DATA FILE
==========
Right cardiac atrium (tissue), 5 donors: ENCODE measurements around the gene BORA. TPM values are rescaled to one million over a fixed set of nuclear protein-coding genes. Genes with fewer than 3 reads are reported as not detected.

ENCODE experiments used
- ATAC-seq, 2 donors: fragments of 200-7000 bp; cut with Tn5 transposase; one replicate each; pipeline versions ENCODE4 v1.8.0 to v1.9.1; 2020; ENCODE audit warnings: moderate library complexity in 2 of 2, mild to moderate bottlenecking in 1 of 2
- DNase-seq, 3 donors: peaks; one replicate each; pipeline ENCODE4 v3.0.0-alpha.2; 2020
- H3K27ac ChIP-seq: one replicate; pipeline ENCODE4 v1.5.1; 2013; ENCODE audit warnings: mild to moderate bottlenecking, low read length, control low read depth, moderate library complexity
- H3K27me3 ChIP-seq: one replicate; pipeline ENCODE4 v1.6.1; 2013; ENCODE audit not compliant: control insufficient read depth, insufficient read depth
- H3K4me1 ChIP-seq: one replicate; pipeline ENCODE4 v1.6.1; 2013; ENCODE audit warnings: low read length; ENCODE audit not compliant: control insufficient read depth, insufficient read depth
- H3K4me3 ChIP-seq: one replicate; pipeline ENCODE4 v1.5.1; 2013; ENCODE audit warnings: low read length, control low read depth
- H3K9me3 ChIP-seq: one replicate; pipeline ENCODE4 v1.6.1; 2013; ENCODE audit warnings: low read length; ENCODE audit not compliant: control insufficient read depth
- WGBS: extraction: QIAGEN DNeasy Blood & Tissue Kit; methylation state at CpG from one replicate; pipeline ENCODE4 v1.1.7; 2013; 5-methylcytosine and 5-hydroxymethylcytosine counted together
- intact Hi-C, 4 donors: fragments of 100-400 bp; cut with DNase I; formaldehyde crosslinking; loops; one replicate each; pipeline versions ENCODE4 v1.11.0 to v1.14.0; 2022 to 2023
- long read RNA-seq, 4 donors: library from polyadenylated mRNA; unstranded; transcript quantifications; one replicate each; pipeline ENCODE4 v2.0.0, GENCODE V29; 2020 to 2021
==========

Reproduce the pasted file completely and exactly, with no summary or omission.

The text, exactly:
Right cardiac atrium (tissue), 5 donors: ENCODE measurements around the gene BORA. TPM values are rescaled to one million over a fixed set of nuclear protein-coding genes. Genes with fewer than 3 reads are reported as not detected.

ENCODE experiments used
- ATAC-seq, 2 donors: fragments of 200-7000 bp; cut with Tn5 transposase; one replicate each; pipeline versions ENCODE4 v1.8.0 to v1.9.1; 2020; ENCODE audit warnings: moderate library complexity in 2 of 2, mild to moderate bottlenecking in 1 of 2
- DNase-seq, 3 donors: peaks; one replicate each; pipeline ENCODE4 v3.0.0-alpha.2; 2020
- H3K27ac ChIP-seq: one replicate; pipeline ENCODE4 v1.5.1; 2013; ENCODE audit warnings: mild to moderate bottlenecking, low read length, control low read depth, moderate library complexity
- H3K27me3 ChIP-seq: one replicate; pipeline ENCODE4 v1.6.1; 2013; ENCODE audit not compliant: control insufficient read depth, insufficient read depth
- H3K4me1 ChIP-seq: one replicate; pipeline ENCODE4 v1.6.1; 2013; ENCODE audit warnings: low read length; ENCODE audit not compliant: control insufficient read depth, insufficient read depth
- H3K4me3 ChIP-seq: one replicate; pipeline ENCODE4 v1.5.1; 2013; ENCODE audit warnings: low read length, control low read depth
- H3K9me3 ChIP-seq: one replicate; pipeline ENCODE4 v1.6.1; 2013; ENCODE audit warnings: low read length; ENCODE audit not compliant: control insufficient read depth
- WGBS: extraction: QIAGEN DNeasy Blood & Tissue Kit; methylation state at CpG from one replicate; pipeline ENCODE4 v1.1.7; 2013; 5-methylcytosine and 5-hydroxymethylcytosine counted together
- intact Hi-C, 4 donors: fragments of 100-400 bp; cut with DNase I; formaldehyde crosslinking; loops; one replicate each; pipeline versions ENCODE4 v1.11.0 to v1.14.0; 2022 to 2023
- long read RNA-seq, 4 donors: library from polyadenylated mRNA; unstranded; transcript quantifications; one replicate each; pipeline ENCODE4 v2.0.0, GENCODE V29; 2020 to 2021